NEGAUNEE — The Michigan State Police kicked off their eight week-long Citizen’s Academy last week with an open house for the public. A select group of locals gathered for the first in-class portion, which focused on dispatch services, Wednesday.
A dozen bright-eyed locals were ready to learn Wednesday morning at the Michigan State Police’s Citizen’s Academy. Trooper Stacey Rasanen and Post Commander First Lieutenant Clint Michelin kicked off the morning talking about the basic structure of the MSP and essential functions it provides. Michelin explained how the various local agencies work with each other in terms of jurisdiction as well as the general decline in work force.
A 9-1-1 crash course dominated the second half of today’s meeting as an MSP emergency dispatcher briefed the crowd on the basics of 9-1-1, how it works as well as the role dispatchers play.
“We’re the gateway to the public safety community. Nothing happens unless it goes through dispatch. No matter if you need police, fire, ambulance-if you don’t talk to dispatch, you’re not going to get that resource,” said Jonathan Cieslinski, an emergency dispatcher. “It comes through us and being able to communicate and work with dispatch and tell us what you need so we can get you what you need is crucial. This system falls apart if we’re not involved with it.”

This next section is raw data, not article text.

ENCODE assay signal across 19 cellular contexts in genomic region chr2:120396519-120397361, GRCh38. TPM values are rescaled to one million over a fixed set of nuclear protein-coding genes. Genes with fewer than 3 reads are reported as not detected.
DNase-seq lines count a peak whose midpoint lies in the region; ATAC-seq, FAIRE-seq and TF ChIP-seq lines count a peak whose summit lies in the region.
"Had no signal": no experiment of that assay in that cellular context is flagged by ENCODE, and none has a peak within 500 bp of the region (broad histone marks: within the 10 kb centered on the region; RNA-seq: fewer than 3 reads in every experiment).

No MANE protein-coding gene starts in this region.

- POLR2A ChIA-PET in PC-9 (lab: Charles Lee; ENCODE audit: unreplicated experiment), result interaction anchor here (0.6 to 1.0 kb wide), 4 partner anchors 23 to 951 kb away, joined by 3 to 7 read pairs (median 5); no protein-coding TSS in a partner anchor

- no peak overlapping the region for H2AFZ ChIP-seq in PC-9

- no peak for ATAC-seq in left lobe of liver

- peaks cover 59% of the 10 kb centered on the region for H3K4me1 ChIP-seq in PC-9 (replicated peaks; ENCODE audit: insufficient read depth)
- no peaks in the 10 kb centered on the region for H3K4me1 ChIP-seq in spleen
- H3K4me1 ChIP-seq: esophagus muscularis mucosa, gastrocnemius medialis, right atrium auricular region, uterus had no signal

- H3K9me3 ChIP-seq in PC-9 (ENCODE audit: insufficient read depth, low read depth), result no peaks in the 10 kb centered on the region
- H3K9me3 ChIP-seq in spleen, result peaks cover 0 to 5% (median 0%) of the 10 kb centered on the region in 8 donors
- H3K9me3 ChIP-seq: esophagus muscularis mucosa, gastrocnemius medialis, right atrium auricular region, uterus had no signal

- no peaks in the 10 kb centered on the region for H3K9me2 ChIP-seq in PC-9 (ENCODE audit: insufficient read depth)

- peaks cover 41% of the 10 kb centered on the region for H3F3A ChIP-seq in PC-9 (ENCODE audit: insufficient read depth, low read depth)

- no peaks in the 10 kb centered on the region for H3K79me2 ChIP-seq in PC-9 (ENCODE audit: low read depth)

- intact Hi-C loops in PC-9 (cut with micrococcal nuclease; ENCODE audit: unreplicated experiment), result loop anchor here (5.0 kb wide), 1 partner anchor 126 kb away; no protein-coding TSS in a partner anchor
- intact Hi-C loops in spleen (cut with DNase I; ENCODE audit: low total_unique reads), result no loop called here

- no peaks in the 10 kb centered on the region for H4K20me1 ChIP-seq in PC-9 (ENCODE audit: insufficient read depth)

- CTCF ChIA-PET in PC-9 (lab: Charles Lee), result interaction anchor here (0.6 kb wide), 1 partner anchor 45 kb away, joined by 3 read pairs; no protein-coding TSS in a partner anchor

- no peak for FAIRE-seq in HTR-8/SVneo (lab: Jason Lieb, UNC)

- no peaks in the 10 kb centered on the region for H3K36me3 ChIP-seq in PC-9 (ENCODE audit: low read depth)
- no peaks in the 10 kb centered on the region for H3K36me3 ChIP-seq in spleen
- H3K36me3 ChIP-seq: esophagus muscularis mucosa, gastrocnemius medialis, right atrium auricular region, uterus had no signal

The Negaunee Regional Communication Center, which is housed at the Negaunee Post, is unique in that it acts as a primary 9-1-1 center for five U.P. counties as well as a dispatch center for District 8, which covers the entire U.P, and District 5, which includes a few counties in the southwestern part of the Lower Peninsula. Dispatchers assist District 5 only when they need it, playing more of an administrative role whereas here in District 8, they’re more hands-on in terms of taking calls and sending officers.
Dispatchers, which are required to go through a basic and advanced telecommunicator class to receive certification, often face some pretty tough calls. In 2016, Negaunee’s dispatch center fielded over 1,000 calls pertaining to a plethora of different crimes. The top four included violation of a controlled substance, obstructing justice, operating under the influence of liquor or drugs and non-aggravated assault. The four offences combined made up a total of nearly 46 percent of the calls last year. Cieslinski said his job does get pretty stressful, but it’s well worth it.
“Even on the bad days you’re doing something that makes a difference. I’m not going to an office and making a report or something-I’m having a direct impact on someone’s life at their worst moment.”
The class will be discussing use of force and personal safety next week.